Anyone else seen this new Canadian sci-fi horror movie Splice? It’s not my usual tall glass of soya latte of a Saturday night, but what the heck? Although I could see where it was coming from, stylistically, what I enjoyed most about the experience was seeing something at the cinema which I knew very little about in advance. I knew it was about gene-splicing and that it had Adrien Brody and Sarah Polley in it: both capable and intelligent actors (and she, of course, the impressive first-time director of Away From Her), but neither somebody I’d rush out to see a film for. Splice is directed by Vincenzo Natali, most famous for Cube, which I’ve never seen. He also made Cypher, which I’ve never seen. So, to reiterate, I was entering the cinema on a Saturday night with very little baggage. Apart from my bag.
And guess what, it starts brilliantly and promisingly. Recalling the likes of Alien and Cronenberg’s The Fly, the action mostly takes place in a blue-hued lab, possibly a little way into the future but not too far, where Brody and Polley head up a team who are splicing different animal genes to form hybrids, whose DNA might be isolated in order to cure all known human diseases (the usual driving force behind this type of research, as we know). If they don’t hurry up, the pharmaceutical giant – characterised, naturally, by a horrible starchy bitch woman who cares not for science, only for revenue – will pull their funding, and they won’t have a nice, blue-hued lab to play with any more. Anyway, and this isn’t a spoiler, they splice some human DNA with that of a hybrid, and the result is … well, if you’ve seen the stills, which are everywhere (stills I have taken care not to reproduce here), or some giveaway versions of the poster, you’ll know pretty much what the result looks like. And, in common with all good creatures in this type of sci-fi horror, it grows and develops at lightning speed, which helps move the action along.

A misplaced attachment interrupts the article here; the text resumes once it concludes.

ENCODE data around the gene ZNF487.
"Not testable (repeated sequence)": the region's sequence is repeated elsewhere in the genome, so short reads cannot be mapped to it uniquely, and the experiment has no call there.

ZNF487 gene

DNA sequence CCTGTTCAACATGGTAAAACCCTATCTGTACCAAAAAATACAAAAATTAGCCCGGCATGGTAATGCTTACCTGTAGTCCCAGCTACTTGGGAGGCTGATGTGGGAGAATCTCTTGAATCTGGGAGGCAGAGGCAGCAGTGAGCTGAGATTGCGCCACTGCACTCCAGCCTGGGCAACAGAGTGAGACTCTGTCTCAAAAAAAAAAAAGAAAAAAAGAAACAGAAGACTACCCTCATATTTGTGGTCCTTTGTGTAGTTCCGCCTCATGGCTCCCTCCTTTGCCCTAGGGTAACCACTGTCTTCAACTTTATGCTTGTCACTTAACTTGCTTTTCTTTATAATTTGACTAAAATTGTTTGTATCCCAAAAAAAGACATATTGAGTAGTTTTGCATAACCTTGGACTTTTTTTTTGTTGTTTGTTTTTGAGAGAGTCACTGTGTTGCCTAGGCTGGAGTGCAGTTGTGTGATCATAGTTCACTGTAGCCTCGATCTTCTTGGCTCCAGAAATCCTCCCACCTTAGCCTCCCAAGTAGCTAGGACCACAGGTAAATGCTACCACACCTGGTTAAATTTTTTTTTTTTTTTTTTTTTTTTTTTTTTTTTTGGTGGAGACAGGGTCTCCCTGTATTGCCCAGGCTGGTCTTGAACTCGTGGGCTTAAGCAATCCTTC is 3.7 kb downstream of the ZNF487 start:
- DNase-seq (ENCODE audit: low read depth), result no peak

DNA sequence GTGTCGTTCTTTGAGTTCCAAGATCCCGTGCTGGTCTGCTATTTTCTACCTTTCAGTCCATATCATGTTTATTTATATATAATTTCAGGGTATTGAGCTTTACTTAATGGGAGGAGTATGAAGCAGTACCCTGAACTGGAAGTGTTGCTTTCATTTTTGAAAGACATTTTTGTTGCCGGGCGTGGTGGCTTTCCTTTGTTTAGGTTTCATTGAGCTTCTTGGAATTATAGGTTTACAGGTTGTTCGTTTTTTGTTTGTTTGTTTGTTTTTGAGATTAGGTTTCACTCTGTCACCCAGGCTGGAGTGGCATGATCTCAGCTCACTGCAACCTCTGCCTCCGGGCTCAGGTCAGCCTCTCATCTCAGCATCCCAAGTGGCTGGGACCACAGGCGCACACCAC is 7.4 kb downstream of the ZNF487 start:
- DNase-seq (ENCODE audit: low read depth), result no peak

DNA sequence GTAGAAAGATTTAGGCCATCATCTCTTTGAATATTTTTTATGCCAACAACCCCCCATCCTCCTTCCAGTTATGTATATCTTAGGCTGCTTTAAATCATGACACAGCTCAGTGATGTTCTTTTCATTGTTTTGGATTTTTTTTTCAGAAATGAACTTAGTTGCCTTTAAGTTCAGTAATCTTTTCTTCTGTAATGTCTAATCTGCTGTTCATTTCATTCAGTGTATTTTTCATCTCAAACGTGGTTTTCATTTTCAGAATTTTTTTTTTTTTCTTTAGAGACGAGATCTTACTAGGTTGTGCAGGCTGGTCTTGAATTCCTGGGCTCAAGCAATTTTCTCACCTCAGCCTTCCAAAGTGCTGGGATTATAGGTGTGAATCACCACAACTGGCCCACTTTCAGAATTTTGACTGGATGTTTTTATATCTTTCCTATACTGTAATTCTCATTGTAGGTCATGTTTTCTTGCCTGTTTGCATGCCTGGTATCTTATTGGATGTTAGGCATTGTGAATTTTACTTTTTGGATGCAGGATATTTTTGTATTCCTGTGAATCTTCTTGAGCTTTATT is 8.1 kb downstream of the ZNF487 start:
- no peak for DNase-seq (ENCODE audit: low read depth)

In brief: Splice starts out as something really interesting and unusual and original, then goes through a sledgehammer Freudian passage (Brody and Polley behave like the hybrid’s parents) that will either cause you to gasp or guffaw – bit of both at the showing I saw – but ends up turning into an utterly conventional it’s-behind-you monster movie. This is such a shame. The low-budget, claustrophic atmosphere of the first act was so cleverly built up, and Brody and Polley deliver good, unshowy, realistic, downbeat performances that suit the mood. It reminded me of Darren Aronovsky’s Pi, and that is a high compliment. But either an imagined pressure to deliver the goods, or a very real pressure from those holding the purse-strings, seemed to push an original film into an unoriginal place. The irony of this is that the film casts the corporate sponsor as the villain. Ha!
Still, glad I went. All too often I go to the cinema with an all-too-clear idea of what I’m going to get. As the opening credits rolled for Splice, the words artfully and disturbingly suspended in a sort of amniotic fluid, I thought: great, surprise me. And it did, for a while.